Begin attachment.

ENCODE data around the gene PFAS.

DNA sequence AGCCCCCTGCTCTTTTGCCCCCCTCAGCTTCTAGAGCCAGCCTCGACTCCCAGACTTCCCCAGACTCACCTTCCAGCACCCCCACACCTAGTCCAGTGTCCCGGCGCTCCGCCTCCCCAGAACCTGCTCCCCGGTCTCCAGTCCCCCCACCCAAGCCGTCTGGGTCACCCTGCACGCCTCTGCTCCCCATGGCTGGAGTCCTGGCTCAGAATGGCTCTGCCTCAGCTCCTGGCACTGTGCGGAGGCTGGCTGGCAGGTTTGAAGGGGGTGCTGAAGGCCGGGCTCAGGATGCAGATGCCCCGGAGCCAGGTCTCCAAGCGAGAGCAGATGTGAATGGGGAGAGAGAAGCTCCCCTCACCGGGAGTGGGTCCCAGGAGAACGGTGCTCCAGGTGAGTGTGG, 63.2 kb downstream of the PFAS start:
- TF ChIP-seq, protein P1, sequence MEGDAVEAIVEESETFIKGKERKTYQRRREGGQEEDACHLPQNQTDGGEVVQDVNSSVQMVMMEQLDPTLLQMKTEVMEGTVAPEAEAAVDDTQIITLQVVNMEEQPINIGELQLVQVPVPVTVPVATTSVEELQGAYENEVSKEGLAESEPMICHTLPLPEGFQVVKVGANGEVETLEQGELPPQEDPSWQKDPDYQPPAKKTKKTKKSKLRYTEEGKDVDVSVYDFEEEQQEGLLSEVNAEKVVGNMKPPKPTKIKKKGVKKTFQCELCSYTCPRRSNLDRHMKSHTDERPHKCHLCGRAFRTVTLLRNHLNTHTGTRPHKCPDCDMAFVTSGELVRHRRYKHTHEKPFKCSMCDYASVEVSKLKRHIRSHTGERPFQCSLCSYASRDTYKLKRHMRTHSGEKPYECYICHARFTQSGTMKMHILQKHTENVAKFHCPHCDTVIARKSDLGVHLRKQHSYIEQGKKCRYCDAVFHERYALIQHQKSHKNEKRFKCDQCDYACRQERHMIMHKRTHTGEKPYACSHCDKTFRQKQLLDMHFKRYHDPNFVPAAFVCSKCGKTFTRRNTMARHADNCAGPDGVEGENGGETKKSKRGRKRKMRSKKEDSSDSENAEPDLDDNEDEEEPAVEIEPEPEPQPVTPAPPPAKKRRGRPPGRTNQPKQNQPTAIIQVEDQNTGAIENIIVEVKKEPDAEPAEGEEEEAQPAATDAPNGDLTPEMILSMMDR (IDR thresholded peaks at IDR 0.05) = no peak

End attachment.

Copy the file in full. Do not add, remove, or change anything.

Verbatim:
ENCODE data around the gene PFAS.

DNA sequence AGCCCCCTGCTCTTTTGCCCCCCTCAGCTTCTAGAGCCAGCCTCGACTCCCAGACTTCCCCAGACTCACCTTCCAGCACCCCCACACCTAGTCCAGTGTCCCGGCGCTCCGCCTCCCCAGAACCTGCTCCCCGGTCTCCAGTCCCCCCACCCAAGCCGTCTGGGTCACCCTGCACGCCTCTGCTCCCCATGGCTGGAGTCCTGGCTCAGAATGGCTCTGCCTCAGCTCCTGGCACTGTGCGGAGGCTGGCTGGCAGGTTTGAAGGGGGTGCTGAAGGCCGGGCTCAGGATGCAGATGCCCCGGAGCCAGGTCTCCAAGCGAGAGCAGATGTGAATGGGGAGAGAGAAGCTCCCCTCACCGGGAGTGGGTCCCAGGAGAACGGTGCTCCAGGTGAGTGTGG, 63.2 kb downstream of the PFAS start:
- TF ChIP-seq, protein P1, sequence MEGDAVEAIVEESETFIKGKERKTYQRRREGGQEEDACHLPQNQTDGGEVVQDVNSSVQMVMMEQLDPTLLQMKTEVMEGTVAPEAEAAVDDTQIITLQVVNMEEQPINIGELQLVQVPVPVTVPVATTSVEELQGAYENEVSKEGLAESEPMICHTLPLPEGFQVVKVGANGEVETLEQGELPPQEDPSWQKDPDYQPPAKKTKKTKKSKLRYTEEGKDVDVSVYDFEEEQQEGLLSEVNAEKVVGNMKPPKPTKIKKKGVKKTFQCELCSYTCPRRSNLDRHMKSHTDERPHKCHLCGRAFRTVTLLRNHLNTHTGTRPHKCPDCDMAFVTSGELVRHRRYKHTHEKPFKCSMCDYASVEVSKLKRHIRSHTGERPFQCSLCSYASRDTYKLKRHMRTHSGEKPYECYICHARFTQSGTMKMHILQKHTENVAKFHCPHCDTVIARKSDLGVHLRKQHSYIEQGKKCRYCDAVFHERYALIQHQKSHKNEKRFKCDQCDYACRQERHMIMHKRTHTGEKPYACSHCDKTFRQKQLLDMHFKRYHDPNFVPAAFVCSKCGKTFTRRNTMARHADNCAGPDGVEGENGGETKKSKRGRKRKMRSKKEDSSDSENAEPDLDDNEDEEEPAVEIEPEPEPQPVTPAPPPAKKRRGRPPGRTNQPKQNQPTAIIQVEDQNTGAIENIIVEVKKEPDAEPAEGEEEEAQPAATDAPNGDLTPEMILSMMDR (IDR thresholded peaks at IDR 0.05) = no peak